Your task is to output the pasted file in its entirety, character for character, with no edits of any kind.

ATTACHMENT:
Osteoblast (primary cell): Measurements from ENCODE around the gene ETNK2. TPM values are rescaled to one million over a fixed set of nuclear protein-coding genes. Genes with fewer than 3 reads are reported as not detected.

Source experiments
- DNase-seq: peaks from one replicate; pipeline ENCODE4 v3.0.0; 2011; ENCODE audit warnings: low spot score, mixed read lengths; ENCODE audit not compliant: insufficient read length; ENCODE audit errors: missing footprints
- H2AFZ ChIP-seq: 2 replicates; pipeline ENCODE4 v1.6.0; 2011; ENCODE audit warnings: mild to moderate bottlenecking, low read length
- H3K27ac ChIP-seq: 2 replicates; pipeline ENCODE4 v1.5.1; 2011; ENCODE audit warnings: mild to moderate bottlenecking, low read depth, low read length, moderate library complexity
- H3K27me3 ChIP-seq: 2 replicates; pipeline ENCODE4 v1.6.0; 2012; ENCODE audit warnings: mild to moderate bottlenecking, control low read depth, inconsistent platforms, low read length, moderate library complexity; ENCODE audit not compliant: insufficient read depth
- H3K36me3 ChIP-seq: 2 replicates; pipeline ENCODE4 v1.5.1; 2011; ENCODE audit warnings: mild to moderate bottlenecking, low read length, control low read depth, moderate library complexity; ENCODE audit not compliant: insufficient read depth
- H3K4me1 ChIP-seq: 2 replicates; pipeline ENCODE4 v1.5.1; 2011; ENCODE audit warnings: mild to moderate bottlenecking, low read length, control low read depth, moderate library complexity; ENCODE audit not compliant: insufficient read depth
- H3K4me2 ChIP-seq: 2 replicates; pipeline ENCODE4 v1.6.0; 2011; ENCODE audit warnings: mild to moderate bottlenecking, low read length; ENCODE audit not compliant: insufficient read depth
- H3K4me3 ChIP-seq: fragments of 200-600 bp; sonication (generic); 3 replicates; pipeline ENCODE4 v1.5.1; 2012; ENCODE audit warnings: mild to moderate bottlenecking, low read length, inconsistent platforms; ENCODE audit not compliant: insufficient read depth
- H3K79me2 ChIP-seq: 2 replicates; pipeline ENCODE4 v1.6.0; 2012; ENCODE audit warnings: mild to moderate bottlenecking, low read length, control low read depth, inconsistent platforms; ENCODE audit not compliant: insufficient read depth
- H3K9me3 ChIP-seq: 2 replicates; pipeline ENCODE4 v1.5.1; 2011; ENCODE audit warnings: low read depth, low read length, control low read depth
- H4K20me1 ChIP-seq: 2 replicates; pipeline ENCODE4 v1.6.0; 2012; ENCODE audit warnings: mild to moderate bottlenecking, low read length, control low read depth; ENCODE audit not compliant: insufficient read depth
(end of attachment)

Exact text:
Osteoblast (primary cell): Measurements from ENCODE around the gene ETNK2. TPM values are rescaled to one million over a fixed set of nuclear protein-coding genes. Genes with fewer than 3 reads are reported as not detected.

Source experiments
- DNase-seq: peaks from one replicate; pipeline ENCODE4 v3.0.0; 2011; ENCODE audit warnings: low spot score, mixed read lengths; ENCODE audit not compliant: insufficient read length; ENCODE audit errors: missing footprints
- H2AFZ ChIP-seq: 2 replicates; pipeline ENCODE4 v1.6.0; 2011; ENCODE audit warnings: mild to moderate bottlenecking, low read length
- H3K27ac ChIP-seq: 2 replicates; pipeline ENCODE4 v1.5.1; 2011; ENCODE audit warnings: mild to moderate bottlenecking, low read depth, low read length, moderate library complexity
- H3K27me3 ChIP-seq: 2 replicates; pipeline ENCODE4 v1.6.0; 2012; ENCODE audit warnings: mild to moderate bottlenecking, control low read depth, inconsistent platforms, low read length, moderate library complexity; ENCODE audit not compliant: insufficient read depth
- H3K36me3 ChIP-seq: 2 replicates; pipeline ENCODE4 v1.5.1; 2011; ENCODE audit warnings: mild to moderate bottlenecking, low read length, control low read depth, moderate library complexity; ENCODE audit not compliant: insufficient read depth
- H3K4me1 ChIP-seq: 2 replicates; pipeline ENCODE4 v1.5.1; 2011; ENCODE audit warnings: mild to moderate bottlenecking, low read length, control low read depth, moderate library complexity; ENCODE audit not compliant: insufficient read depth
- H3K4me2 ChIP-seq: 2 replicates; pipeline ENCODE4 v1.6.0; 2011; ENCODE audit warnings: mild to moderate bottlenecking, low read length; ENCODE audit not compliant: insufficient read depth
- H3K4me3 ChIP-seq: fragments of 200-600 bp; sonication (generic); 3 replicates; pipeline ENCODE4 v1.5.1; 2012; ENCODE audit warnings: mild to moderate bottlenecking, low read length, inconsistent platforms; ENCODE audit not compliant: insufficient read depth
- H3K79me2 ChIP-seq: 2 replicates; pipeline ENCODE4 v1.6.0; 2012; ENCODE audit warnings: mild to moderate bottlenecking, low read length, control low read depth, inconsistent platforms; ENCODE audit not compliant: insufficient read depth
- H3K9me3 ChIP-seq: 2 replicates; pipeline ENCODE4 v1.5.1; 2011; ENCODE audit warnings: low read depth, low read length, control low read depth
- H4K20me1 ChIP-seq: 2 replicates; pipeline ENCODE4 v1.6.0; 2012; ENCODE audit warnings: mild to moderate bottlenecking, low read length, control low read depth; ENCODE audit not compliant: insufficient read depth